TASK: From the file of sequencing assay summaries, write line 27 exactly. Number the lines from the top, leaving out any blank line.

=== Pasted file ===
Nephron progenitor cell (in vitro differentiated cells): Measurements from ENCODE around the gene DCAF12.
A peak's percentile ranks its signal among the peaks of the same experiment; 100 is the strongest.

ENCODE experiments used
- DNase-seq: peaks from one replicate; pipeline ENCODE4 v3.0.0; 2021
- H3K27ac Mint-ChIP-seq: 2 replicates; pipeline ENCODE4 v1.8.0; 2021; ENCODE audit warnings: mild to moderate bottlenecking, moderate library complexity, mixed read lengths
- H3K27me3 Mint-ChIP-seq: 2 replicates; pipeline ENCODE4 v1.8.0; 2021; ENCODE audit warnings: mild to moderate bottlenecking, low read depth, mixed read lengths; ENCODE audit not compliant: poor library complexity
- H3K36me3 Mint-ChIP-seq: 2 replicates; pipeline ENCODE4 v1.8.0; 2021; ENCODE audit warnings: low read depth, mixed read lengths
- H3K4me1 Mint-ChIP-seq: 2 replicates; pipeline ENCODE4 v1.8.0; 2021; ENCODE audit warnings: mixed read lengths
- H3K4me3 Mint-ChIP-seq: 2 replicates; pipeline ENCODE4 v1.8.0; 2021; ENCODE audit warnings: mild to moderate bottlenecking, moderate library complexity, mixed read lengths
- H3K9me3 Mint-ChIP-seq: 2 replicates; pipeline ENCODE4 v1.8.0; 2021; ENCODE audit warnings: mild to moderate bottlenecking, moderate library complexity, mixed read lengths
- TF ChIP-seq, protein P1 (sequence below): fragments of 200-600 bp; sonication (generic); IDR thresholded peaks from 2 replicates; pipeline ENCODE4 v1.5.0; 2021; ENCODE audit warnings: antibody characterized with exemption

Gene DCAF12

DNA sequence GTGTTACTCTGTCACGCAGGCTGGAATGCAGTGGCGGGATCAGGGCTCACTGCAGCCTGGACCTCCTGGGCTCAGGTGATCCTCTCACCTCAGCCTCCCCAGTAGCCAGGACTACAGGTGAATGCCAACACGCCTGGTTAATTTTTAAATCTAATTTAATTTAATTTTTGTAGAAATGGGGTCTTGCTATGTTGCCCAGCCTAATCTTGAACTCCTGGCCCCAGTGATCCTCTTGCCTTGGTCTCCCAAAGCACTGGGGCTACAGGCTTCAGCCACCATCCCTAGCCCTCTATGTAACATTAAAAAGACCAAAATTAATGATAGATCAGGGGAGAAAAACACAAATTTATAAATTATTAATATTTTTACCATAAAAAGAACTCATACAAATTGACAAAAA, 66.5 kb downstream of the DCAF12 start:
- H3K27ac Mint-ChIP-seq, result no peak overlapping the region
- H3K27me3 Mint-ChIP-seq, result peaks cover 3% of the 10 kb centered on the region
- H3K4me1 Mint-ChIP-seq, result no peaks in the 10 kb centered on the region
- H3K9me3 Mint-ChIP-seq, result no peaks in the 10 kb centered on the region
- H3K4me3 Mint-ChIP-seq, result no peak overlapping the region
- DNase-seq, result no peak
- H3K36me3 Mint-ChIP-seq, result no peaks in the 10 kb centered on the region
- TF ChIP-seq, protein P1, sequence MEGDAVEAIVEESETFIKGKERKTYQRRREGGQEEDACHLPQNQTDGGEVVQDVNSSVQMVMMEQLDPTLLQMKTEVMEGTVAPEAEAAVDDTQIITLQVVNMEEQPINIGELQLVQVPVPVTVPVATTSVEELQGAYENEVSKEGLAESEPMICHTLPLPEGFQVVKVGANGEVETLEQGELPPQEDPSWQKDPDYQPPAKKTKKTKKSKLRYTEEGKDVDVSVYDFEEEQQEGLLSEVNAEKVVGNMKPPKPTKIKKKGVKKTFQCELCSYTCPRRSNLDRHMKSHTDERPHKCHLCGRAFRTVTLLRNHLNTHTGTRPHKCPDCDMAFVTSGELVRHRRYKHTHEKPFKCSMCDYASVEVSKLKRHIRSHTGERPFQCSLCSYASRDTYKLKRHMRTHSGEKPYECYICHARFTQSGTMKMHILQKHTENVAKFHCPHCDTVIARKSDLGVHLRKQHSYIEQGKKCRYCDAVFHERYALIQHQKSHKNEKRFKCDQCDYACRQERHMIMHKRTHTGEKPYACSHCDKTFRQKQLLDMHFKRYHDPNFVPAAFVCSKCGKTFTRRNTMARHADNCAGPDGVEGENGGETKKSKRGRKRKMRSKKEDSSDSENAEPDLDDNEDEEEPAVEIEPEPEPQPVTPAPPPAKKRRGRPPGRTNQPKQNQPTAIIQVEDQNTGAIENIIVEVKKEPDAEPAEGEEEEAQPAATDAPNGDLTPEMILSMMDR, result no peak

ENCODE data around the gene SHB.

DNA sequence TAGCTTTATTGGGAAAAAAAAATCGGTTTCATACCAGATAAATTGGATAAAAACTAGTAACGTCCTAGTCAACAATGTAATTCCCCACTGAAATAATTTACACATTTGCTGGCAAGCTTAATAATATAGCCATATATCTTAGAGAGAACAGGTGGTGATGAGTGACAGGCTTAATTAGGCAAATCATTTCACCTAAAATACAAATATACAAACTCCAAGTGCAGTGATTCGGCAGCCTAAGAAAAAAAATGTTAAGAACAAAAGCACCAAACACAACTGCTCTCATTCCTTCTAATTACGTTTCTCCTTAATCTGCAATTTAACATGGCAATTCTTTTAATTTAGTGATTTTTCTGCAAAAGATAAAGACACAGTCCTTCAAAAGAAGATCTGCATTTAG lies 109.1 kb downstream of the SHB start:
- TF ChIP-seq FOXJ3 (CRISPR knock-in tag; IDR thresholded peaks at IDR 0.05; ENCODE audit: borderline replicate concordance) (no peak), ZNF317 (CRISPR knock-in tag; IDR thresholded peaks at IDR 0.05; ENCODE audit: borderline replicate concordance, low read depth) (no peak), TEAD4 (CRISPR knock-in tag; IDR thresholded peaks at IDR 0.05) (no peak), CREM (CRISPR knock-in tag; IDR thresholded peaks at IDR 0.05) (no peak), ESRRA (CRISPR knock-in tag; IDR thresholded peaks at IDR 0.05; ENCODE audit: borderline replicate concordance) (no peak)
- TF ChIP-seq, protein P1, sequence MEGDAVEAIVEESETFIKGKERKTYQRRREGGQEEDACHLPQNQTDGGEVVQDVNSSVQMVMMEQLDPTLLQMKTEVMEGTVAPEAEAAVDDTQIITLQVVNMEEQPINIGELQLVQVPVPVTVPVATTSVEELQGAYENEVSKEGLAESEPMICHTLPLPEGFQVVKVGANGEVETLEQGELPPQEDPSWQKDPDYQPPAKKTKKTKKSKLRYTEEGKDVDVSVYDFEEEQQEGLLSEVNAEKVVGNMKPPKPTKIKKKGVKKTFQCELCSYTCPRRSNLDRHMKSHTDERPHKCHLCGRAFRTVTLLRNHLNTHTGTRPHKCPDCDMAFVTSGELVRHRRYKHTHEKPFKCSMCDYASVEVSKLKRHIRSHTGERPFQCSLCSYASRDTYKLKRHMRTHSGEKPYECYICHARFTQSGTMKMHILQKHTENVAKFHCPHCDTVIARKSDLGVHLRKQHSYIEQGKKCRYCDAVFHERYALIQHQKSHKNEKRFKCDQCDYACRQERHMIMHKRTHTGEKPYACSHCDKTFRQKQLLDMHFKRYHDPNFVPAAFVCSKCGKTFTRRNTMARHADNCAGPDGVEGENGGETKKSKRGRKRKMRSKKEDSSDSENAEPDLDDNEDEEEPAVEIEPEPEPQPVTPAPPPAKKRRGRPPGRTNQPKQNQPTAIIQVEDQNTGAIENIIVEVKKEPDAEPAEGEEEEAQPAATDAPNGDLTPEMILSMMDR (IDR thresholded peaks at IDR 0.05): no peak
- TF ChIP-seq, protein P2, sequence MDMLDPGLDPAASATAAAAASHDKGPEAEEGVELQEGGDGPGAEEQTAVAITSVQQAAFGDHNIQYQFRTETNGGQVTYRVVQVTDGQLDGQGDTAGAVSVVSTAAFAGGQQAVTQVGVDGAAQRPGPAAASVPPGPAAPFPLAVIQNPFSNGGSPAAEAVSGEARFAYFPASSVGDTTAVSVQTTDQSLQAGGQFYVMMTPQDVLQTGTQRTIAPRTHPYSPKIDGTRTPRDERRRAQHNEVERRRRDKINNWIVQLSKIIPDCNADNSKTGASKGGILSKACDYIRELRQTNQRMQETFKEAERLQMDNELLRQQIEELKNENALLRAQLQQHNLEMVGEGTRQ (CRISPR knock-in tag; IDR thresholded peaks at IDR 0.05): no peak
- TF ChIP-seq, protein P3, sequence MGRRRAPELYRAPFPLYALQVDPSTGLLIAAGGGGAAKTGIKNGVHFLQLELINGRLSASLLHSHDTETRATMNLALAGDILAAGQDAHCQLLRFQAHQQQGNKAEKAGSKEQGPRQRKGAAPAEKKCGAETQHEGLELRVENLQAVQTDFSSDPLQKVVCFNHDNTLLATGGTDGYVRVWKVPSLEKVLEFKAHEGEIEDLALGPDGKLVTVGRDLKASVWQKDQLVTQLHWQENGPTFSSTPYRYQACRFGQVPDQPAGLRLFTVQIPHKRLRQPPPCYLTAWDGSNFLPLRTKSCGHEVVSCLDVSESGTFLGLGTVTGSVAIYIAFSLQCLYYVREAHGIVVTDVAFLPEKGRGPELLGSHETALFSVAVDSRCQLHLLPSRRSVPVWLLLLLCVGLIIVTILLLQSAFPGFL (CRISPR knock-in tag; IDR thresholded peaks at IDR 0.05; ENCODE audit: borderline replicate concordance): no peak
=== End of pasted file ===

- TF ChIP-seq, protein P3, sequence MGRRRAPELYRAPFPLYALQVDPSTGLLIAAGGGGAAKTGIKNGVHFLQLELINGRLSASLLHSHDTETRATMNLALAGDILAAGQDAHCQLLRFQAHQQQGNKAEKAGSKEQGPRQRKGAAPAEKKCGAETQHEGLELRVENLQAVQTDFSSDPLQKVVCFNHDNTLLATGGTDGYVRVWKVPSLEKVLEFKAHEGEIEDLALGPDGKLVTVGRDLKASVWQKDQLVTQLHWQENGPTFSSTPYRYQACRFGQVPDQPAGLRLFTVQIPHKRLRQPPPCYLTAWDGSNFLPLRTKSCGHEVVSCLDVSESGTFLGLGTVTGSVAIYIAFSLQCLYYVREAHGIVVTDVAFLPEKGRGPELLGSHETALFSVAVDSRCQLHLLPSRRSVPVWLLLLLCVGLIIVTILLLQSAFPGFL (CRISPR knock-in tag; IDR thresholded peaks at IDR 0.05; ENCODE audit: borderline replicate concordance): no peak